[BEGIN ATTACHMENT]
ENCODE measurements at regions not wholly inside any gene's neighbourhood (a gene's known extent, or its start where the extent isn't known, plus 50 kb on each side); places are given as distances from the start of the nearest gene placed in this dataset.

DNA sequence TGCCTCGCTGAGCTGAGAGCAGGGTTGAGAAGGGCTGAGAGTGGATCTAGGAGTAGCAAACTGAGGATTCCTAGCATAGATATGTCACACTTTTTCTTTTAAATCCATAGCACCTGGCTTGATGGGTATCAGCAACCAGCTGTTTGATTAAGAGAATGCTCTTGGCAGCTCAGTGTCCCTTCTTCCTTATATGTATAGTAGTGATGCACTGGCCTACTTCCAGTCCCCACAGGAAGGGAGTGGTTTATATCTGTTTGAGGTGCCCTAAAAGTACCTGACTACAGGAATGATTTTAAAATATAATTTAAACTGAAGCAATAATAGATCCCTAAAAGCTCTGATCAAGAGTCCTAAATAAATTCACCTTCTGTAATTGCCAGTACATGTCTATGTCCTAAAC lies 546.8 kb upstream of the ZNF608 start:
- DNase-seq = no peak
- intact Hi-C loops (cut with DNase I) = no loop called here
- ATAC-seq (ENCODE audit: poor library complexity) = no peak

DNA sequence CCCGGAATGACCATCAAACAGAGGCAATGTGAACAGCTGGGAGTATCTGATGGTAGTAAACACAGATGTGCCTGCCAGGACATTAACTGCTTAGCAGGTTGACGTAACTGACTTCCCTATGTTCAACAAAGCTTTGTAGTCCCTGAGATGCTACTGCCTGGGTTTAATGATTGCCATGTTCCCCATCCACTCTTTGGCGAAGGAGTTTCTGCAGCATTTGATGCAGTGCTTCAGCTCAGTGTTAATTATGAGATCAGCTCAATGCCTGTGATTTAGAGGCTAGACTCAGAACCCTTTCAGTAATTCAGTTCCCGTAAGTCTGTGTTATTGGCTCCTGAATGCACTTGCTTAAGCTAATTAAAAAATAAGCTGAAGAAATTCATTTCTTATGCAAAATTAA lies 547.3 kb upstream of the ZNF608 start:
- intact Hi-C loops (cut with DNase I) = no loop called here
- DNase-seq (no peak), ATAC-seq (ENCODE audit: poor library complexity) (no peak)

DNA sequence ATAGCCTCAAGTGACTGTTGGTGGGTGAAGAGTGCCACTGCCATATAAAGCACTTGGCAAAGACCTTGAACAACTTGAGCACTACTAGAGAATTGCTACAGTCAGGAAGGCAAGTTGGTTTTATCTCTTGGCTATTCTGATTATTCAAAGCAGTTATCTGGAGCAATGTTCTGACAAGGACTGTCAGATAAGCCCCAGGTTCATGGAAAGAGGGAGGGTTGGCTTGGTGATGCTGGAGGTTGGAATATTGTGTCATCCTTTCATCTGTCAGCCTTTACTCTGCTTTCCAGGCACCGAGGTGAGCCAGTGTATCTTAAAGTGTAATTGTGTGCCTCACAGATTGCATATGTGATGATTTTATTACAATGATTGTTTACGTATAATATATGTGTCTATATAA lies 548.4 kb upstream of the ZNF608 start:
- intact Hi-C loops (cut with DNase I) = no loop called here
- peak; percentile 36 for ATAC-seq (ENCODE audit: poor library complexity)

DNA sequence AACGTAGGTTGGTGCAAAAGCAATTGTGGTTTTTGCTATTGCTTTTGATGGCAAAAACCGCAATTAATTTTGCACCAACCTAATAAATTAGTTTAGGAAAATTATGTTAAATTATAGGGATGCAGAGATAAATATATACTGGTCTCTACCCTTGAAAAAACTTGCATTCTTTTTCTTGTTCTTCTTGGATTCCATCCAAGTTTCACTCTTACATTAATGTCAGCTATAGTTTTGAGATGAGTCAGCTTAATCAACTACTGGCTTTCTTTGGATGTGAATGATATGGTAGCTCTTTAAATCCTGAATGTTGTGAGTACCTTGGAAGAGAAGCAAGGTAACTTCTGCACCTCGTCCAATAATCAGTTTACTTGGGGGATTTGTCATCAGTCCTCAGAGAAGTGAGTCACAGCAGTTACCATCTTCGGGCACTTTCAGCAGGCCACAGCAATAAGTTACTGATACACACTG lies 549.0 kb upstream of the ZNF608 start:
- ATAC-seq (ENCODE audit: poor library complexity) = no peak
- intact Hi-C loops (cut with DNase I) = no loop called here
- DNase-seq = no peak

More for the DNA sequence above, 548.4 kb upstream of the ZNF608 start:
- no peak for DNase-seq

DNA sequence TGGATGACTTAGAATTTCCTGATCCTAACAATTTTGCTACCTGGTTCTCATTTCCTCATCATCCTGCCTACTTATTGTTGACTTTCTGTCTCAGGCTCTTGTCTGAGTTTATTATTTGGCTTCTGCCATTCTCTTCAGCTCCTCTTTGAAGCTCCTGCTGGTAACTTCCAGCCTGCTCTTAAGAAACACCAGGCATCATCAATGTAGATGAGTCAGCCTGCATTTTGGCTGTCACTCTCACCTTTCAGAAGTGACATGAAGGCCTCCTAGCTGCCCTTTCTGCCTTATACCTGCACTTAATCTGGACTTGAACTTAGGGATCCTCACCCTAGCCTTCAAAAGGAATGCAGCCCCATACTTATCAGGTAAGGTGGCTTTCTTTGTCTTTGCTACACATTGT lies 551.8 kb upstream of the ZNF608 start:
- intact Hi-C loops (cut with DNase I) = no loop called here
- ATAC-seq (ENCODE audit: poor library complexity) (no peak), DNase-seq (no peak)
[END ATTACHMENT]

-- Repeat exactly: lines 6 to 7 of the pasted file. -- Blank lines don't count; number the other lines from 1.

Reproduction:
DNA sequence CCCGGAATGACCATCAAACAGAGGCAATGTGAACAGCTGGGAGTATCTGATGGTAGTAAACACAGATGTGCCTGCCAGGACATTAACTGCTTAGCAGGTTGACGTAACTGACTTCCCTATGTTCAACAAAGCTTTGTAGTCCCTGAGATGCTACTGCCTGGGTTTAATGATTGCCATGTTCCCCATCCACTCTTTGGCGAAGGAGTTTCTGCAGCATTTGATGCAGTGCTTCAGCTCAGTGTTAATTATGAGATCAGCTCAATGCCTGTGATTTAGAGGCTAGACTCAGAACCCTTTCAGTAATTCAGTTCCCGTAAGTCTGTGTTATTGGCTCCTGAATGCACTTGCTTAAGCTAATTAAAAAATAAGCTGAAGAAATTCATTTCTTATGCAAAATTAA lies 547.3 kb upstream of the ZNF608 start:
- intact Hi-C loops (cut with DNase I) = no loop called here